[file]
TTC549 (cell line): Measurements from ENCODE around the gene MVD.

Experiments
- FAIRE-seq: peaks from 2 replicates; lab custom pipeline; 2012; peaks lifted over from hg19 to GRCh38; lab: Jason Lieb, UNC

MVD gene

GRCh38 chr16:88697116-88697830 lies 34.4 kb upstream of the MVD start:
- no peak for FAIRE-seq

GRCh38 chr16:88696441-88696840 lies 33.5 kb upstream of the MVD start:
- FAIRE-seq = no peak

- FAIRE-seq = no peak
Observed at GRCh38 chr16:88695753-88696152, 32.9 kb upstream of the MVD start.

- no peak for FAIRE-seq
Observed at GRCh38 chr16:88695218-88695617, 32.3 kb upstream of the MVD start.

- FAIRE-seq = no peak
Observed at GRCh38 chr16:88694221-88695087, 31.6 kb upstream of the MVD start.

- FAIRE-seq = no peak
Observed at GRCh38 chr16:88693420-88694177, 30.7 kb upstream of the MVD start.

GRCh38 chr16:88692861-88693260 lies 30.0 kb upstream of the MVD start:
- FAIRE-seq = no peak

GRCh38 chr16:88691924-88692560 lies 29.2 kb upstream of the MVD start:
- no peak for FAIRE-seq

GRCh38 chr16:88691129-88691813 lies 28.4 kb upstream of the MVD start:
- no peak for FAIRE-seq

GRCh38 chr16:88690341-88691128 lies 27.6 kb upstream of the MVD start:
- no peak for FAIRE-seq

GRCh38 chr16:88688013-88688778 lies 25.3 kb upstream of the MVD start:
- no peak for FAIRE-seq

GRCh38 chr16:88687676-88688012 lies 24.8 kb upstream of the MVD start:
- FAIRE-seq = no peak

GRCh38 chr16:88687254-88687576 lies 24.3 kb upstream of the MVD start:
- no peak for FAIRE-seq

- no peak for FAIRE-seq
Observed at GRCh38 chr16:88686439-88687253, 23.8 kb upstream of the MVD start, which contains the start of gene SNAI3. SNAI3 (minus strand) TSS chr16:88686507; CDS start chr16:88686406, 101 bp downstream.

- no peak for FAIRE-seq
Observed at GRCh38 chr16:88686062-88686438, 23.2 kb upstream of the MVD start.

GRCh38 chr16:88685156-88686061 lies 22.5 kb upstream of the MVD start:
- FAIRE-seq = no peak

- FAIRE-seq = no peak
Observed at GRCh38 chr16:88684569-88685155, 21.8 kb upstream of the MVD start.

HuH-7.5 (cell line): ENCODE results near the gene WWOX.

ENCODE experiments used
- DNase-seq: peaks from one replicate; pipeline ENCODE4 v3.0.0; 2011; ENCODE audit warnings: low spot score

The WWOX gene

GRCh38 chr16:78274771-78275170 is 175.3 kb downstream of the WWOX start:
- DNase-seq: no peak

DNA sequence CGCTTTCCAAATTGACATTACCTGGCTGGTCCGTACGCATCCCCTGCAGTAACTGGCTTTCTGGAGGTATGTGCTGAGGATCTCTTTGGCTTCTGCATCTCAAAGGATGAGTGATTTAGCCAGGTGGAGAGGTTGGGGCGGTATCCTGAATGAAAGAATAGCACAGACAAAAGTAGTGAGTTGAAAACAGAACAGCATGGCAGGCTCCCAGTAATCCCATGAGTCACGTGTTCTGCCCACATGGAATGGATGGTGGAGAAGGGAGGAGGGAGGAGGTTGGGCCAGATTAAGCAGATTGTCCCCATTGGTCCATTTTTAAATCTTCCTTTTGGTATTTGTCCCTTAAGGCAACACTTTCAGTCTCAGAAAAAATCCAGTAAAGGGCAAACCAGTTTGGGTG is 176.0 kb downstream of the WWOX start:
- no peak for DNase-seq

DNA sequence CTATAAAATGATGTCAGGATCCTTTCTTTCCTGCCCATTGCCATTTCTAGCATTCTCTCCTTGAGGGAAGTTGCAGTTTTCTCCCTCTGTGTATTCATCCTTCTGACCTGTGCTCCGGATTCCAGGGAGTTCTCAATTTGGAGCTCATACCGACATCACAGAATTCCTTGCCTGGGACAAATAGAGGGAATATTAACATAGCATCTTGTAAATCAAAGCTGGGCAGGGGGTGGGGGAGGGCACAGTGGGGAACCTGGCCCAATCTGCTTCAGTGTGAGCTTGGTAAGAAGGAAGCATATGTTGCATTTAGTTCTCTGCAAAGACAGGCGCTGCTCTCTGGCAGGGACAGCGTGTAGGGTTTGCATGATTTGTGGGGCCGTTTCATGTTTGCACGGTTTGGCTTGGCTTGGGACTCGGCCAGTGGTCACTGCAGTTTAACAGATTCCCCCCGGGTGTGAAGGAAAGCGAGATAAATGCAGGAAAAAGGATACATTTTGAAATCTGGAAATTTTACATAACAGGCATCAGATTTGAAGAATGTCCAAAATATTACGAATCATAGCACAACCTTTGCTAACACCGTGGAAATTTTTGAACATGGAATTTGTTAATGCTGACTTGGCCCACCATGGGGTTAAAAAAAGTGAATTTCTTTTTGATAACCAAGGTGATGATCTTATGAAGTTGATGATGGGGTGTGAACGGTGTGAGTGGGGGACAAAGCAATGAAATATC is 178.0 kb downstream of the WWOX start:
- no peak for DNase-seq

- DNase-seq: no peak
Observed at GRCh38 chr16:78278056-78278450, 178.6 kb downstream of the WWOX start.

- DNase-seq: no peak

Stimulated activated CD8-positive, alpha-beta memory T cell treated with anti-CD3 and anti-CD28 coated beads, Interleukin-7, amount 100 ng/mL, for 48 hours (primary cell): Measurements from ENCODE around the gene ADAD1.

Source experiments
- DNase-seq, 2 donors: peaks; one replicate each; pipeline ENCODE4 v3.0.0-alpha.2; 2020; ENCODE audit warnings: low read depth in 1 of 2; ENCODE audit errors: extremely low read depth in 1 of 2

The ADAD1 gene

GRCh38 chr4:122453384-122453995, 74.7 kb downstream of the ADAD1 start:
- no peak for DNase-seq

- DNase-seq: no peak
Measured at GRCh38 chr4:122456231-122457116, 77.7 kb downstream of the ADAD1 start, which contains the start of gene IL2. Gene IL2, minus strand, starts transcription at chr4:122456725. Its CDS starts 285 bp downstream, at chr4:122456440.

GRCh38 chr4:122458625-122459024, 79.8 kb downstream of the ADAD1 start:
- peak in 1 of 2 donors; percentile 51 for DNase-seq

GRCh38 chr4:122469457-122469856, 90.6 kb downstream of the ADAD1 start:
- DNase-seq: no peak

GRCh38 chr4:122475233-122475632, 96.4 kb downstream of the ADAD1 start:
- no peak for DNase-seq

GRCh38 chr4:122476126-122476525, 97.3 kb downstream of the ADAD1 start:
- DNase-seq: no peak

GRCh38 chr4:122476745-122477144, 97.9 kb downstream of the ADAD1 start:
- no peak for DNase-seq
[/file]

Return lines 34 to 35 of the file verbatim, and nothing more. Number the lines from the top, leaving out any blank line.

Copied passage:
Observed at GRCh38 chr16:88686062-88686438, 23.2 kb upstream of the MVD start.

GRCh38 chr16:88685156-88686061 lies 22.5 kb upstream of the MVD start: